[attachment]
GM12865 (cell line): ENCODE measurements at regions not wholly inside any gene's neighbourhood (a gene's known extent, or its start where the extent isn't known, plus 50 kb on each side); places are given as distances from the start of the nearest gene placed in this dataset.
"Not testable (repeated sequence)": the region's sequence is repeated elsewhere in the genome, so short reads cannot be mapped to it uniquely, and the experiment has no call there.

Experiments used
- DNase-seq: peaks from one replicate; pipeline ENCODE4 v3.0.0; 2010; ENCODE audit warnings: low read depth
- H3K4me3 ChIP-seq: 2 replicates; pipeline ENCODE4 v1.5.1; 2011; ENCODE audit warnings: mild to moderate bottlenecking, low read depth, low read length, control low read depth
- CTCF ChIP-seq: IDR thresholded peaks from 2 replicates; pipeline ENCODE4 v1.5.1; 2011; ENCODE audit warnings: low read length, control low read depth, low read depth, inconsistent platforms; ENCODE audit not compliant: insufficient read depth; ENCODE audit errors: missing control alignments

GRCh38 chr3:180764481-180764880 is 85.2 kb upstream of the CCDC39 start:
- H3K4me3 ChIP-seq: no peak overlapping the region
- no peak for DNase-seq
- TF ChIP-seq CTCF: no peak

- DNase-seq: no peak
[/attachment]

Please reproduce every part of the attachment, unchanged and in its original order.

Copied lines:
GM12865 (cell line): ENCODE measurements at regions not wholly inside any gene's neighbourhood (a gene's known extent, or its start where the extent isn't known, plus 50 kb on each side); places are given as distances from the start of the nearest gene placed in this dataset.
"Not testable (repeated sequence)": the region's sequence is repeated elsewhere in the genome, so short reads cannot be mapped to it uniquely, and the experiment has no call there.

Experiments used
- DNase-seq: peaks from one replicate; pipeline ENCODE4 v3.0.0; 2010; ENCODE audit warnings: low read depth
- H3K4me3 ChIP-seq: 2 replicates; pipeline ENCODE4 v1.5.1; 2011; ENCODE audit warnings: mild to moderate bottlenecking, low read depth, low read length, control low read depth
- CTCF ChIP-seq: IDR thresholded peaks from 2 replicates; pipeline ENCODE4 v1.5.1; 2011; ENCODE audit warnings: low read length, control low read depth, low read depth, inconsistent platforms; ENCODE audit not compliant: insufficient read depth; ENCODE audit errors: missing control alignments

GRCh38 chr3:180764481-180764880 is 85.2 kb upstream of the CCDC39 start:
- H3K4me3 ChIP-seq: no peak overlapping the region
- no peak for DNase-seq
- TF ChIP-seq CTCF: no peak

- DNase-seq: no peak